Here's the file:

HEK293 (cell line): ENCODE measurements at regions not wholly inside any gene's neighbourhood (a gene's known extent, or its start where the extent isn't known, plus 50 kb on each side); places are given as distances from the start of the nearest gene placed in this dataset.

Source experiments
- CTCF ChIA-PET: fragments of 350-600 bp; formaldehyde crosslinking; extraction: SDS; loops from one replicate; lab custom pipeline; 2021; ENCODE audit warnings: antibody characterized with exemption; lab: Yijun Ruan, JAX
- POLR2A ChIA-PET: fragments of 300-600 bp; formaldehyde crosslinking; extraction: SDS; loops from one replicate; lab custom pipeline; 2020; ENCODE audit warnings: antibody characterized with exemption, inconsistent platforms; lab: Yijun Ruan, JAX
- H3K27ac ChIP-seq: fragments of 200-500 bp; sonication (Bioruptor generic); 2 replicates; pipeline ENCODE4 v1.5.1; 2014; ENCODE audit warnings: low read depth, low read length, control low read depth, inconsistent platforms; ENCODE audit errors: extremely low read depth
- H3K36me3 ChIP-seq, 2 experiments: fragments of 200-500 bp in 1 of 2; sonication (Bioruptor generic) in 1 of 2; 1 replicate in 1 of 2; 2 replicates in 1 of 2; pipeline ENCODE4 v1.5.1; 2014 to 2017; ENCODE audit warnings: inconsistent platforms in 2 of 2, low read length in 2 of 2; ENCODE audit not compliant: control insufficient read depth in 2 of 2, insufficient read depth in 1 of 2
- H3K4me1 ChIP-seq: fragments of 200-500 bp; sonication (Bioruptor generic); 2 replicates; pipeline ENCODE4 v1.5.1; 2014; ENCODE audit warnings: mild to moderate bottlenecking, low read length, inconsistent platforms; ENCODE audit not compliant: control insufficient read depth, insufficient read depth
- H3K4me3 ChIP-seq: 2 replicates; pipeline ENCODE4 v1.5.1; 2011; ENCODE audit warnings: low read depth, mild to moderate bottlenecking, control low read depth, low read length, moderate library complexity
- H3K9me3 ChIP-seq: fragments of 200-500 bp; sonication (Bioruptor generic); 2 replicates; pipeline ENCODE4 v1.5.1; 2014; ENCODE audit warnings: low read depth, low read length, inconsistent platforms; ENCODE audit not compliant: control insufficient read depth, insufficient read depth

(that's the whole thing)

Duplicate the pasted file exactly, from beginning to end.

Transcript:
HEK293 (cell line): ENCODE measurements at regions not wholly inside any gene's neighbourhood (a gene's known extent, or its start where the extent isn't known, plus 50 kb on each side); places are given as distances from the start of the nearest gene placed in this dataset.

Source experiments
- CTCF ChIA-PET: fragments of 350-600 bp; formaldehyde crosslinking; extraction: SDS; loops from one replicate; lab custom pipeline; 2021; ENCODE audit warnings: antibody characterized with exemption; lab: Yijun Ruan, JAX
- POLR2A ChIA-PET: fragments of 300-600 bp; formaldehyde crosslinking; extraction: SDS; loops from one replicate; lab custom pipeline; 2020; ENCODE audit warnings: antibody characterized with exemption, inconsistent platforms; lab: Yijun Ruan, JAX
- H3K27ac ChIP-seq: fragments of 200-500 bp; sonication (Bioruptor generic); 2 replicates; pipeline ENCODE4 v1.5.1; 2014; ENCODE audit warnings: low read depth, low read length, control low read depth, inconsistent platforms; ENCODE audit errors: extremely low read depth
- H3K36me3 ChIP-seq, 2 experiments: fragments of 200-500 bp in 1 of 2; sonication (Bioruptor generic) in 1 of 2; 1 replicate in 1 of 2; 2 replicates in 1 of 2; pipeline ENCODE4 v1.5.1; 2014 to 2017; ENCODE audit warnings: inconsistent platforms in 2 of 2, low read length in 2 of 2; ENCODE audit not compliant: control insufficient read depth in 2 of 2, insufficient read depth in 1 of 2
- H3K4me1 ChIP-seq: fragments of 200-500 bp; sonication (Bioruptor generic); 2 replicates; pipeline ENCODE4 v1.5.1; 2014; ENCODE audit warnings: mild to moderate bottlenecking, low read length, inconsistent platforms; ENCODE audit not compliant: control insufficient read depth, insufficient read depth
- H3K4me3 ChIP-seq: 2 replicates; pipeline ENCODE4 v1.5.1; 2011; ENCODE audit warnings: low read depth, mild to moderate bottlenecking, control low read depth, low read length, moderate library complexity
- H3K9me3 ChIP-seq: fragments of 200-500 bp; sonication (Bioruptor generic); 2 replicates; pipeline ENCODE4 v1.5.1; 2014; ENCODE audit warnings: low read depth, low read length, inconsistent platforms; ENCODE audit not compliant: control insufficient read depth, insufficient read depth